“Ugly is the man who judges harshly what he sees looking out, Without first judging what he sees in the mirror.”
For the past week or two I have been transitioning from a very old Mac to a spanking new one and from long-time use of Apple’s Aperture software to Adobe’s Photoshop and Light/Room. I won’t bore you with the details but there were definitely some bumps in the technology road. Always one to try to make lemonade out of lemons though, I found some captures I’d made several months back that I’d never imported, so they became my test shots. Happily, the shot above fit nicely into this week’s challenge, Mirror (thanks for that Jen!). It took me a moment to realize that the trees were actually reflections mirrored in the lagoon beneath.
“Only by glaring into the depths of ones own reflection can we find our true selves.”
Now I know I’ve often commented that early morning is NOT my favorite time of day. For these images however, I was indeed out and about at dawn. A good friend, who is a wonderful artist, asked me to join her for some captures of the marsh in the hopes that she would find some beautiful scenery for plein air painting at a later date. I’m happy to report the scenery was glorious as we ventured out to the very eastern end of our little island.
“Sometimes the heart of a weary soul needs a simple moment of love and light shined upon it, or reflected back to it.”
Interestingly, the thing I found most compelling the morning of our outing was the commanding presence of the magnificent trees. Yes, the vista overlooking the marsh, which to me calls to mind the wide-open savannas of Africa, was wonderful. Somehow though, I was more drawn to the majesty of the beautiful coastal forest along its border.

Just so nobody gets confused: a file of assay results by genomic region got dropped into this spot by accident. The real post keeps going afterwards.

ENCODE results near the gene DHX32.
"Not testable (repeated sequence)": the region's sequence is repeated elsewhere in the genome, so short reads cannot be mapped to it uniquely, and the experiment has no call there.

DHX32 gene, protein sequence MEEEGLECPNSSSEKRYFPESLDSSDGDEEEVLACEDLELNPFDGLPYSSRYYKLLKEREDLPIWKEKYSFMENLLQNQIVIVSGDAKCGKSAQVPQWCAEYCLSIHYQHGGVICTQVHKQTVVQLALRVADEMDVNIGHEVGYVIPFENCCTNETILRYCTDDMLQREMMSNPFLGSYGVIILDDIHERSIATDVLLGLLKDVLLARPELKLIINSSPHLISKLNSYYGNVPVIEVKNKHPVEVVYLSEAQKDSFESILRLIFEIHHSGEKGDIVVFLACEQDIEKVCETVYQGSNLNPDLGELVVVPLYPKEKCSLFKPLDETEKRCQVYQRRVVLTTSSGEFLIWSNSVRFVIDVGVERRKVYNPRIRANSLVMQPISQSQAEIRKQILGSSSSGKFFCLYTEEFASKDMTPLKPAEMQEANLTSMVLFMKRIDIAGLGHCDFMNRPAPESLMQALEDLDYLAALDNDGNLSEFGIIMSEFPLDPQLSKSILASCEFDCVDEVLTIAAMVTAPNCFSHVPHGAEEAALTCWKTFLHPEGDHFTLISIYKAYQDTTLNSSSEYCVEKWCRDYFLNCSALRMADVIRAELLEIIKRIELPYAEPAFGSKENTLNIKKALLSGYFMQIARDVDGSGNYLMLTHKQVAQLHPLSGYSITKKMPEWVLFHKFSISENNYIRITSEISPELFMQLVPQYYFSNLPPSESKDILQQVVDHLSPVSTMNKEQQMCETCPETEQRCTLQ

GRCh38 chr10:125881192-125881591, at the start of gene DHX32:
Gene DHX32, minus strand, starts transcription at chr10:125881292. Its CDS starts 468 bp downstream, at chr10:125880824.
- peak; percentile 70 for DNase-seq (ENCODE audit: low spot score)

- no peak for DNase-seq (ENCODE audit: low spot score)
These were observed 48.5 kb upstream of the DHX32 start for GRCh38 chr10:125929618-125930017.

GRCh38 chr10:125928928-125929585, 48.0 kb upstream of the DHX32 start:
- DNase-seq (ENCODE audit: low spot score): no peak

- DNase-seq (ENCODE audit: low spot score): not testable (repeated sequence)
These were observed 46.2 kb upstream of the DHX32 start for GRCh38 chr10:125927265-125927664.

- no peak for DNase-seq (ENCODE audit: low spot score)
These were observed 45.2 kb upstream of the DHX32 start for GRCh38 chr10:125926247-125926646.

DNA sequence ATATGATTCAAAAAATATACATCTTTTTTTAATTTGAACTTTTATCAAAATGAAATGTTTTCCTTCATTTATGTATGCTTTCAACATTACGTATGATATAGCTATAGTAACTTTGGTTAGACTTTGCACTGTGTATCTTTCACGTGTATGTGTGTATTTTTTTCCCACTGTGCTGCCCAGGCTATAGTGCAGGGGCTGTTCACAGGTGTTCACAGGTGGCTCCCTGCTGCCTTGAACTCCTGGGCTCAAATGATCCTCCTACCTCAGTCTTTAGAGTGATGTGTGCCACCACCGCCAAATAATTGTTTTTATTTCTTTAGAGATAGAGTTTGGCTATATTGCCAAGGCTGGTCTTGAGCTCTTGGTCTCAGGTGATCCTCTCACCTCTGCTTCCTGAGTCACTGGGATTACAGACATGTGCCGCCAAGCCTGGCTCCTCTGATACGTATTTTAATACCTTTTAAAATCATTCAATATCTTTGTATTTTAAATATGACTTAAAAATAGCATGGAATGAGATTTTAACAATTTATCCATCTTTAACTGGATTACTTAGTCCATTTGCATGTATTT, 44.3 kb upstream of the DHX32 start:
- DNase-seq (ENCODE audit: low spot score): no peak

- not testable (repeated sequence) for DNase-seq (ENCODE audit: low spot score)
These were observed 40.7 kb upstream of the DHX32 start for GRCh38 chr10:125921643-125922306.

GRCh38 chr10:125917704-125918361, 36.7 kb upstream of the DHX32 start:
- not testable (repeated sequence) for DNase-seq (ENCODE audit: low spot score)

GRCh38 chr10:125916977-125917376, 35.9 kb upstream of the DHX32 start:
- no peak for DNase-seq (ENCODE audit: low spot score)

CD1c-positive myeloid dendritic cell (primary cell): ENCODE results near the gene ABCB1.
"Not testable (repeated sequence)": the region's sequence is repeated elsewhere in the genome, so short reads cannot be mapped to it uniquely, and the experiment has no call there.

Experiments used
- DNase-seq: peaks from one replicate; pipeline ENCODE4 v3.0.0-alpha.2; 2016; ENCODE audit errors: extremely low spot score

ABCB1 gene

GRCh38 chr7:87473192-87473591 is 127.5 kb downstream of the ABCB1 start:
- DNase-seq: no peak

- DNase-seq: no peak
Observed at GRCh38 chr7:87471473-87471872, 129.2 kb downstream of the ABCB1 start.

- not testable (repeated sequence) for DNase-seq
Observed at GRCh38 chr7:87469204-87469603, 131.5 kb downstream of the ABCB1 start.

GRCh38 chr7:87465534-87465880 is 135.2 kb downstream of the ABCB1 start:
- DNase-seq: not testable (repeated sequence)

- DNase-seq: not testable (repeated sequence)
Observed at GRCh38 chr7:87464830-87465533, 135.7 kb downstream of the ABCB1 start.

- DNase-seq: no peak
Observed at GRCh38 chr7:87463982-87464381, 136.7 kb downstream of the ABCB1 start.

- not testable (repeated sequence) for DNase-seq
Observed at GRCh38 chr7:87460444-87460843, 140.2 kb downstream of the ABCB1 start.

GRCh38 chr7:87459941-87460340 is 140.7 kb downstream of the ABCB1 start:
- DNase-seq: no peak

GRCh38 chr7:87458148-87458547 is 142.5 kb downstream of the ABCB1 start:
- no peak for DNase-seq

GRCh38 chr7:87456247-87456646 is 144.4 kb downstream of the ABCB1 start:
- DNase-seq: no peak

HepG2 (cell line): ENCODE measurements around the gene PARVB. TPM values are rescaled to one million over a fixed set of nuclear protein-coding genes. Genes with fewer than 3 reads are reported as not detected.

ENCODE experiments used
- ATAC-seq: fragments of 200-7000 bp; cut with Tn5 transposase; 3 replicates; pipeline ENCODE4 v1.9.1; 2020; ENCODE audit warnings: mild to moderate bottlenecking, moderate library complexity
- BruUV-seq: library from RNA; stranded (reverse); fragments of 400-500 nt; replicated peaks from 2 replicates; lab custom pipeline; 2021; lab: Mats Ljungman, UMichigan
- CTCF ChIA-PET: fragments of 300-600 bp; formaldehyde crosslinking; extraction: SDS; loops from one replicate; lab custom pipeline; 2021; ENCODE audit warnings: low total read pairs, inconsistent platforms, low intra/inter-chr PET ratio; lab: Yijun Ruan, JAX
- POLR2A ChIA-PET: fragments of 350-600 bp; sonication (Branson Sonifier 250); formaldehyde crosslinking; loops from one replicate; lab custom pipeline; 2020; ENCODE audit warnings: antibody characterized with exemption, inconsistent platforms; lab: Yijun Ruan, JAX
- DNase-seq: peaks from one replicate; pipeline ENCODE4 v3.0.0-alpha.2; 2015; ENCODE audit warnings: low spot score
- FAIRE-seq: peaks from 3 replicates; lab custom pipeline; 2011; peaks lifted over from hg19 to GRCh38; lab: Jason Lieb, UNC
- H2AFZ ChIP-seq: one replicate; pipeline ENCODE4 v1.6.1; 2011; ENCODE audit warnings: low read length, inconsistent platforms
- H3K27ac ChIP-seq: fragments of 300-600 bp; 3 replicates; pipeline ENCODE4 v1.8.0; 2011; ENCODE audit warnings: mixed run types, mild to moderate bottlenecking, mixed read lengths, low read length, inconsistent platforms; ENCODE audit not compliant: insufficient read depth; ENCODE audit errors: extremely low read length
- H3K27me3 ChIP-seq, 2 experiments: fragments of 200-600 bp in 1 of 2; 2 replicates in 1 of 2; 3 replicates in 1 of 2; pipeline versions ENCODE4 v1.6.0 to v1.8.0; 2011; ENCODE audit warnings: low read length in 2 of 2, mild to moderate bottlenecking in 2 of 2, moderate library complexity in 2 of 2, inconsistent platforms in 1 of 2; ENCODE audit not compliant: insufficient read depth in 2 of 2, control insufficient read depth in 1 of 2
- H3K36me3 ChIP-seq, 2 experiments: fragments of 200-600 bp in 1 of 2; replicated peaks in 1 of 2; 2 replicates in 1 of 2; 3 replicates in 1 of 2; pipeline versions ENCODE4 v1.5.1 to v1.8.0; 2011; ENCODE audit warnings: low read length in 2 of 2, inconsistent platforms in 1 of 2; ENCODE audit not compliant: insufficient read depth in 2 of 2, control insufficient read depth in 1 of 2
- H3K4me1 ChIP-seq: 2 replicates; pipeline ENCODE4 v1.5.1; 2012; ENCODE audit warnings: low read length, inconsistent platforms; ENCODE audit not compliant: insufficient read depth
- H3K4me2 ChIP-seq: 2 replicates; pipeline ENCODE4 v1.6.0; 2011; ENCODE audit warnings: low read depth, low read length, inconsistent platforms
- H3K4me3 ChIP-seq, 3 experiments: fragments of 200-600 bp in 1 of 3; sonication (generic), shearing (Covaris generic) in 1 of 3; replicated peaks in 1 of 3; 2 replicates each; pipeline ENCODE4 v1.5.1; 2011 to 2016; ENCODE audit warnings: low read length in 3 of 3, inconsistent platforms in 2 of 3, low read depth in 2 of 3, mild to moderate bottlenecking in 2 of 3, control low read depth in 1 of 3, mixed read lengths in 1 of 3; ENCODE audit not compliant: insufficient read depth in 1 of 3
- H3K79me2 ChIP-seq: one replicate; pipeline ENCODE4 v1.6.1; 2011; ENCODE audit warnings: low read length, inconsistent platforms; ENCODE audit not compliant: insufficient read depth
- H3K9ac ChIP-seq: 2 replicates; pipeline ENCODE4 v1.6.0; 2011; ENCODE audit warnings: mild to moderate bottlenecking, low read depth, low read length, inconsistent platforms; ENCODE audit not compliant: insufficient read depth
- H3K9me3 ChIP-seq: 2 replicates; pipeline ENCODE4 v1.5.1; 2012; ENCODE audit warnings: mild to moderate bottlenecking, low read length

“Life is like facing two mirrors at each other: there is no beginning, there is no end. Just the beauty within the reflected infinity”
Sometimes the coincidences in life are quite amazing. I had decided if possible to use the captures I’d made of the trees in this week’s blog when my “Tip of the Week” came in from Outdoor Photographer magazine. Yep, you guessed it, “Take Better Tree Photos“. Of course, it was too late for me to heed any of the article’s advice this time around, but there were some interesting ideas in the article to which I’ve linked for anyone who is interested.
“Nature sometimes contrives to disconcert by reflecting the image of our creation.”
Sergio da Silva
Of course, one of the ever-present suggestions in the OP article was to shoot in the early morning or late evening when the light is best. Personally, I’m much more likely to be found shooting sunset than sunrise, but I must admit that nature’s colors at first-blush are about as good as it gets. There is nothing quite like the warm glow of the golden grasses as the first rays of the sun gently kiss them with light.
“The hardest thing of all, is just standing in front of a mirror and not recognizing the reflection.”
The captures for this week’s post were all made on a single morning this past fall (hence the purple sweetgrass in the capture above), although I’d not seen them since I shot them. Finding them on a card I’d filed away was like getting an unexpected gift; perhaps a fair exchange for the time spent setting up my new system, developing a new file methodology, and using new tools to edit my work. Now if my husband will forgive me for the time I’ve spent ignoring him while working on the new system, I’ll be home free 😀.
NOTE: For those who kindly checked in to see how we fared during this week’s Storm Hermine, thank you. We experienced some heavy wind and rain but no major damage, and the reward for having had the storm is a gloriously beautiful holiday weekend with lots of sun and no humidity. I’m off to enjoy as much of it as possible 😊.